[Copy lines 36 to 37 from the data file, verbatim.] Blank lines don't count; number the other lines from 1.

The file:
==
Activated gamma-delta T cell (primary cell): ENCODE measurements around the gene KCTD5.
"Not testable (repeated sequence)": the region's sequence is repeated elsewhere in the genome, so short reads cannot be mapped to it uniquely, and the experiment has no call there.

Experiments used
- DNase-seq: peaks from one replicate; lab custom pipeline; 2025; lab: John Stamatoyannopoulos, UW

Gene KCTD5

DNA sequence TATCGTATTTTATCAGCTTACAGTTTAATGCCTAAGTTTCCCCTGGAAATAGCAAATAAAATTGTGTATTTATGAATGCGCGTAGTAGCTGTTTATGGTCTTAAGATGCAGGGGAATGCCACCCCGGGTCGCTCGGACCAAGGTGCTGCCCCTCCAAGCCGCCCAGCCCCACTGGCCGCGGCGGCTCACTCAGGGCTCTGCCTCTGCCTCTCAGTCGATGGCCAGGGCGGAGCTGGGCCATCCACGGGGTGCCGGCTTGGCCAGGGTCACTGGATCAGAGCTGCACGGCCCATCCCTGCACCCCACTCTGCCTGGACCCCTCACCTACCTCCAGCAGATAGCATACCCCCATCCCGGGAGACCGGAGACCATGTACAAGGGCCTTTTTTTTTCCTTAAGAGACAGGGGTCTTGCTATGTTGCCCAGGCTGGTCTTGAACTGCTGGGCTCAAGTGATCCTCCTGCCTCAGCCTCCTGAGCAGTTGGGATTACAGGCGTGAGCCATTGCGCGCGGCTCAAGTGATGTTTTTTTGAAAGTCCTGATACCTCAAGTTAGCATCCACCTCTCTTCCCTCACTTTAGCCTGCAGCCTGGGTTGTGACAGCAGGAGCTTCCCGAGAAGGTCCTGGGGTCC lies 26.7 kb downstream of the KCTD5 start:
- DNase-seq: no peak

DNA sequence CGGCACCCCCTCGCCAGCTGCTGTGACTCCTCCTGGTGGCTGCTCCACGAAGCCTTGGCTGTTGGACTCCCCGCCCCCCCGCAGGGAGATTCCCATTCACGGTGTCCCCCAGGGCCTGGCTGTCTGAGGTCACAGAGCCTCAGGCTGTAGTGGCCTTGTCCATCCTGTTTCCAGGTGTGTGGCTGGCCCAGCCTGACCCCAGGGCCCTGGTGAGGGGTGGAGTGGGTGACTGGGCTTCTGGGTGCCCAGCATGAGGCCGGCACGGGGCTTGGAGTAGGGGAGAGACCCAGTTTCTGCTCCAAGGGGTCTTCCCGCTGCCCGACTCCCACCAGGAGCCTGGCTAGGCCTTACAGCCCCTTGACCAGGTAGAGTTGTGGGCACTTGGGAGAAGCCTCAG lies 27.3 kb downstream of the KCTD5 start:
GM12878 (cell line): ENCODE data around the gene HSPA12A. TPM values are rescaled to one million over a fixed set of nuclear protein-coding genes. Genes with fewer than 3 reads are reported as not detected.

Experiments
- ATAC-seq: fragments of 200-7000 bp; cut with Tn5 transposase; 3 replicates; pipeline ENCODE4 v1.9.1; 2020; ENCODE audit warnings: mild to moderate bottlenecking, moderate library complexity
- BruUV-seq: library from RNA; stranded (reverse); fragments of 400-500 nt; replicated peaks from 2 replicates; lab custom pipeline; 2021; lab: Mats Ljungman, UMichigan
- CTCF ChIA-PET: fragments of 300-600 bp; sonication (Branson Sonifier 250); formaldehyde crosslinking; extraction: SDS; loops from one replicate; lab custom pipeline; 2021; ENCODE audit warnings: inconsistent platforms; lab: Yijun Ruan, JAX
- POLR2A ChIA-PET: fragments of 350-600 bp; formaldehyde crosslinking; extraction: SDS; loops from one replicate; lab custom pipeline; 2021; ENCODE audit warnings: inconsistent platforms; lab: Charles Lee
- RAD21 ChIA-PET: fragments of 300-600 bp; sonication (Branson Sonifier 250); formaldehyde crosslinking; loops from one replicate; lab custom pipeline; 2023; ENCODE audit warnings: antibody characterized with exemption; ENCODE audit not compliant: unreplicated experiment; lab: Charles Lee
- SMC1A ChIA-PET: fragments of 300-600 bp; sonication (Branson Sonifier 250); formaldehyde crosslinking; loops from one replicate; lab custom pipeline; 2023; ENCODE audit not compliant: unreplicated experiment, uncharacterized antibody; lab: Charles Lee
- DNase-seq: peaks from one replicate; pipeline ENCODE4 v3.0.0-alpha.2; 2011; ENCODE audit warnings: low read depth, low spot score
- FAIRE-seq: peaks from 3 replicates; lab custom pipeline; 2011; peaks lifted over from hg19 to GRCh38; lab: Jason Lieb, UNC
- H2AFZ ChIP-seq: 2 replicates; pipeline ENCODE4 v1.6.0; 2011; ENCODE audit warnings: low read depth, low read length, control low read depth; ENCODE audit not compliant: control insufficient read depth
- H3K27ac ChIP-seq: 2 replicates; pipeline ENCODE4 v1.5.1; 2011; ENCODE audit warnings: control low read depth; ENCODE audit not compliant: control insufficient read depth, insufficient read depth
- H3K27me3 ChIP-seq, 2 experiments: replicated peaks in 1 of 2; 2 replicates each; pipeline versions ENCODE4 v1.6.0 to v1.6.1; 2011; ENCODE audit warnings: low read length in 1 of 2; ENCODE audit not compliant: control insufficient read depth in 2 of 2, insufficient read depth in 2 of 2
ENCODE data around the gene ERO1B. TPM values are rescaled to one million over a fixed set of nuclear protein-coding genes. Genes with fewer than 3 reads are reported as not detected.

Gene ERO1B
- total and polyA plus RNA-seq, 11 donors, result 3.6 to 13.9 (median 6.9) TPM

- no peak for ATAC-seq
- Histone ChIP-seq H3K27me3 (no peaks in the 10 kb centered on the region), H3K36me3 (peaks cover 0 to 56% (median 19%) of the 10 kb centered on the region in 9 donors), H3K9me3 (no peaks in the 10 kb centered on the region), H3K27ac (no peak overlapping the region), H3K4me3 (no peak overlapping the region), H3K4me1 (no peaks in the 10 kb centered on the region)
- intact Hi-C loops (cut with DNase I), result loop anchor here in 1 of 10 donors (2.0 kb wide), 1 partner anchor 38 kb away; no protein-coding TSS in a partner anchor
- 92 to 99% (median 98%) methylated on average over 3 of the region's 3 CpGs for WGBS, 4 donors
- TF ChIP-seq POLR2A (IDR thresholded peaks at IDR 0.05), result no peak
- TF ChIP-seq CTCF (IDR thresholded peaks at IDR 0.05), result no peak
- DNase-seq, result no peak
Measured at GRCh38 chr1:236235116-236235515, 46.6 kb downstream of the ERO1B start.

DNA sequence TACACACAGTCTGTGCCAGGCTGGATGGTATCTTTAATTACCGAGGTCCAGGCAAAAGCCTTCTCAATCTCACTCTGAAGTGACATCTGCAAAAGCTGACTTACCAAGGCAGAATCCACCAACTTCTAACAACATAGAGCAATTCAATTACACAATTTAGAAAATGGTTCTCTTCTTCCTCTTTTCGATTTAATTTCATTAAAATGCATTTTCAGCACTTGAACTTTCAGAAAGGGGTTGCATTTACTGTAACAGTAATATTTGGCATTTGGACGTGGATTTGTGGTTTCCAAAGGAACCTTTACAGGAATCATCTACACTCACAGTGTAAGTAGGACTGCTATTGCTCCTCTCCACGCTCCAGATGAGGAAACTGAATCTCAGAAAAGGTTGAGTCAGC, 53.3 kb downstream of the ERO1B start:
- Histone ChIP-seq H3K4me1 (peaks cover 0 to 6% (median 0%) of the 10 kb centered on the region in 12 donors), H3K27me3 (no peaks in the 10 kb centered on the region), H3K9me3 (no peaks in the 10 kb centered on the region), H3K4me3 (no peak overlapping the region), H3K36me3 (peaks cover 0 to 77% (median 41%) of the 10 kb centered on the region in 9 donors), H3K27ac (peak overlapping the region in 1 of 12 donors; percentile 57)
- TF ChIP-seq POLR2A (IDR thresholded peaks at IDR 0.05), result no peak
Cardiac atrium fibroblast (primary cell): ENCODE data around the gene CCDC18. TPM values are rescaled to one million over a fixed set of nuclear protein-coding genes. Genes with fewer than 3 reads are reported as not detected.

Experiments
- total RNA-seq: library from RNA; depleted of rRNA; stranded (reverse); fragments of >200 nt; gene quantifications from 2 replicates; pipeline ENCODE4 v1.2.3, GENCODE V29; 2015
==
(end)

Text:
Cardiac atrium fibroblast (primary cell): ENCODE data around the gene CCDC18. TPM values are rescaled to one million over a fixed set of nuclear protein-coding genes. Genes with fewer than 3 reads are reported as not detected.

Experiments